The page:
# Chemical Dilution mixing

Discussion in 'B&W: Film, Paper, Chemistry' started by Shaggysk8, Sep 17, 2009.

1. ### Shaggysk8Member

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This is a really stupid question, but I keep confusing myself.

Ok so I have 500ml of Rodinal and if I want to mix 1:100 my final mix is say 300ml do I divide 300 / 101 = 2.97

So I need 2.97ml Rodinal and 297ml water.

So does that really mean that I will get out of that 500ml 168 rolls of film?

I just need to double check as this saturday will be my first time developing, I might do 1:50 anyway as measuring 3ml might be hard.

2. ### Denis KMember

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First lets assume that by 1:100 you mean 1+100. When you get to dilutions this weak, the easy thing to do is mix a bit more than you need to keep the numbers even. So if you need 300 ml of mix, just prepare 3+300 = 303 ml of mix and then either toss the extra or go ahead and use a bit more than is called for if it won't make any difference. A tank that will hold 300 ml will probably not know the difference.

The second question is if 3 ml of active developer is enough to develop a roll of film. That is a more complicated question.

Denis K

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3. ### Rick ASubscriber

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Measuring 3ml isnt hard if you have a childs liquid med doser. They come with either a bulb on the end, or look like a syringe. They are marked with the dose amount in tsp's. or ml's. I make sure the ones I get are marked in ml. when I measure , i use 3ml + 300ml.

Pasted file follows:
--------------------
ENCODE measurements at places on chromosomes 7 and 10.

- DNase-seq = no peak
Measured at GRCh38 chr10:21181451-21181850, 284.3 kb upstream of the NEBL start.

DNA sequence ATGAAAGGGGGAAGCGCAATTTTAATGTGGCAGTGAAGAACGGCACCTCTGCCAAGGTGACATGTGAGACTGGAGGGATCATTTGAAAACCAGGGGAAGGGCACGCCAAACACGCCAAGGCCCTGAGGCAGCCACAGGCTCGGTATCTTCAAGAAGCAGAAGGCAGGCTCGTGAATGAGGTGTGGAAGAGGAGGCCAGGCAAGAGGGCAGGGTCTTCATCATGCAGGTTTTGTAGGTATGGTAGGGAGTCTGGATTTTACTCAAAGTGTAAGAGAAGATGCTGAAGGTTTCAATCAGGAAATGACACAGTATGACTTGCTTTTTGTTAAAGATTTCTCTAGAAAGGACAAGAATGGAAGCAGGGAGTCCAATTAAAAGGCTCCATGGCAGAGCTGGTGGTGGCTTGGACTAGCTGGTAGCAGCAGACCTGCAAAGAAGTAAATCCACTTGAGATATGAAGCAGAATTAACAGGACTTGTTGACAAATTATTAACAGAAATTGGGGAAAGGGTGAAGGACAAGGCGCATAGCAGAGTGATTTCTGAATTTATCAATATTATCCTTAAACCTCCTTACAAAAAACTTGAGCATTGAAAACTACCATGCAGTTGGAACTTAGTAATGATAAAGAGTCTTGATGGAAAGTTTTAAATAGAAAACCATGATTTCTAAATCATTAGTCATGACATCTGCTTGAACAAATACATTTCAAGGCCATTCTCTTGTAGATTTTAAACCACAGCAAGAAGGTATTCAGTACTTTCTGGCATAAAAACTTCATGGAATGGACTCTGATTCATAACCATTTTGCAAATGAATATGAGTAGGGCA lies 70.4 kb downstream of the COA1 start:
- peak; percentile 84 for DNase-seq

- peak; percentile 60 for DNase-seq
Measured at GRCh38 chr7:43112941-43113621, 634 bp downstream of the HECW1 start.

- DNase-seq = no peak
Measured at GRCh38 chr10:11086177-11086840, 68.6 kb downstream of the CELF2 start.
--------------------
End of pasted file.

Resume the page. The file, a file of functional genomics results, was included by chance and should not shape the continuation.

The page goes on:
Rick

4. ### Shaggysk8Member

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The development times is 15mins thats why I was thinking 1:50 at 11mins that is at least 6ml, but it really does not seem like much, but I guess I will find out.

5. ### MattKingSubscriber

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If you have a small graduate (e.g. the Patterson 45ml graduate) that is graduated in millilitres, put 40 millilitres of water in and then add enough of the concentrate to bring it up to 43 millilitres.

Matt

6. ### Rich UllsmithMember

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Don't mean to muddy the waters here, but about all you can cover with 300ml is maybe one 4X5 sheet in a tupperware sandwich container.

7. ### Greg DavisMember

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A standard single roll tank for 35mm uses 250ml or 8 ounces.

8. ### L GebhardtSubscriber